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Ranibizumab ophthalmic Pregnancy and Breastfeeding Warnings

Ranibizumab ophthalmic is also known as: Lucentis

Medically reviewed on Apr 28, 2017

Ranibizumab ophthalmic Pregnancy Warnings

Animal studies have revealed a low incidence of fetal skeletal abnormalities with some doses but not with others; no effect on the weight or structure of the placenta, maternal toxicity, or embryotoxicity were observed in animals. No studies on the effects on fertility have been conducted. There are no controlled data in human pregnancy.

AU TGA pregnancy category D: Drugs which have caused, are suspected to have caused or may be expected to cause, an increased incidence of human fetal malformations or irreversible damage. These drugs may also have adverse pharmacological effects. Accompanying texts should be consulted for further details.

US FDA pregnancy category Not Assigned: The US FDA has amended the pregnancy labeling rule for prescription drug products to require labeling that includes a summary of risk, a discussion of the data supporting that summary, and relevant information to help health care providers make prescribing decisions and counsel women about the use of drugs during pregnancy. Pregnancy categories A, B, C, D and X are being phased out.

Use during pregnancy only if clearly needed.

AU TGA pregnancy category: D
US FDA pregnancy category: Not Assigned

Comments:
-This drug is potentially teratogenic and embryofetotoxic and poses a risk to female fertility based on its pharmacologic effect.
-Women of childbearing potential should use effective contraception during treatment, and wait at least 3 months after the last dose before conceiving a child.

See references

Ranibizumab ophthalmic Breastfeeding Warnings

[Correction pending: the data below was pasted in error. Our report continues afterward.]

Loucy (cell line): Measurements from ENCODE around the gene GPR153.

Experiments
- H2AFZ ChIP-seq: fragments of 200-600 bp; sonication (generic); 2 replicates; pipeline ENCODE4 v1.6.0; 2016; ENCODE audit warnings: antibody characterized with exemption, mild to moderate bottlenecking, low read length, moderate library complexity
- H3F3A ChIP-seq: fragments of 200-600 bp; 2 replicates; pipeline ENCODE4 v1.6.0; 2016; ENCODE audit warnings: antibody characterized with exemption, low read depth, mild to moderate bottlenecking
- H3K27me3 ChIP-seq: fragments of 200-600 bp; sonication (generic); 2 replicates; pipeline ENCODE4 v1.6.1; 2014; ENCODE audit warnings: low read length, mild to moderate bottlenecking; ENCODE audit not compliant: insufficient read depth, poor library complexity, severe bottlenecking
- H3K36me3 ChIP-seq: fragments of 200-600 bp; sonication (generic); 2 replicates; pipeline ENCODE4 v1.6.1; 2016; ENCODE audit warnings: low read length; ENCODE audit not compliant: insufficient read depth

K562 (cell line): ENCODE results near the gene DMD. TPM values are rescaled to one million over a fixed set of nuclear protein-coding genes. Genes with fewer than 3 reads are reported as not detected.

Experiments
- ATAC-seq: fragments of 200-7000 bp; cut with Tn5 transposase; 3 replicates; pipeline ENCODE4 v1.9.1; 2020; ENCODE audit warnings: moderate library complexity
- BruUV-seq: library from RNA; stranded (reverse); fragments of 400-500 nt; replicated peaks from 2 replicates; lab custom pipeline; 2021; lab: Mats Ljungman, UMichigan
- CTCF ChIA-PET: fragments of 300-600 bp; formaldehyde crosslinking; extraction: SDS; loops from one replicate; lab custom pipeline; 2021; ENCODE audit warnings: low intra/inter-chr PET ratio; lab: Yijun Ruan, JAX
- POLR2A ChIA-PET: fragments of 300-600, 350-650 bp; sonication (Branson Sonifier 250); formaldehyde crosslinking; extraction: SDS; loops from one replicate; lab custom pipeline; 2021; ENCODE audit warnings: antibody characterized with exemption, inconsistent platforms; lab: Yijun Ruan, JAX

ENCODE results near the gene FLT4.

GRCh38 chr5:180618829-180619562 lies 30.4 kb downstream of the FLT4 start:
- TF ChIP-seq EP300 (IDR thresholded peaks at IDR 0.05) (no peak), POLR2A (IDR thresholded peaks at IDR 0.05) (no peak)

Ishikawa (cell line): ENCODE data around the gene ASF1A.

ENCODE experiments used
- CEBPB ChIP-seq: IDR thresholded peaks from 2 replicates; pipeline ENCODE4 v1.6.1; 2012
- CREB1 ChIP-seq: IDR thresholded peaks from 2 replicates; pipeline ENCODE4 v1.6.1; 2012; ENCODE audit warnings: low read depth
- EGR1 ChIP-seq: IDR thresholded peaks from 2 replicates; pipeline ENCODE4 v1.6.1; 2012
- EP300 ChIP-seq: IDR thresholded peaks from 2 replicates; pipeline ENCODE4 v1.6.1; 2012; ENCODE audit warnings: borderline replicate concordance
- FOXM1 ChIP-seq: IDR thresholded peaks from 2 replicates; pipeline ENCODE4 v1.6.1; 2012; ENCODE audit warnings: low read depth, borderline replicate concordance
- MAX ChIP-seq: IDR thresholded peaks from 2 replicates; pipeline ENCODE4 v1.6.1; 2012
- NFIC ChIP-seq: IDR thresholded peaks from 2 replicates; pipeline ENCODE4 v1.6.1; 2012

Use with caution while breastfeeding; however, some experts recommend not breastfeeding during treatment as a precautionary measure.

Excreted into human milk: Unknown
Excreted into animal milk: Data not available

Comments: Due to this drug being a large protein molecule with a molecular weight of 48,000, the amount of this drug in milk is likely to be very low and absorption is unlikely because it is probably destroyed in the infant's gastrointestinal tract.

An infant whose mother received this drug did not show any noticeable harm while being breastfed following maternal drug injections, and vascular endothelial growth factor (VEGF) levels in breastmilk were not changed following the drug injections.

See references

References for pregnancy information

  1. "Product Information. Lucentis (ranibizumab ophthalmic)." Genentech, South San Francisco, CA.
  2. Cerner Multum, Inc. "Australian Product Information." O 0

References for breastfeeding information

  1. Cerner Multum, Inc. "Australian Product Information." O 0
  2. "Product Information. Lucentis (ranibizumab ophthalmic)." Genentech, South San Francisco, CA.
  3. Cerner Multum, Inc. "UK Summary of Product Characteristics." O 0
  4. United States National Library of Medicine "Toxnet. Toxicology Data Network. Available from: URL: http://toxnet.nlm.nih.gov/cgi-bin/sis/htmlgen?LACT." ([cited 2013 -]):

Further information

Always consult your healthcare provider to ensure the information displayed on this page applies to your personal circumstances.

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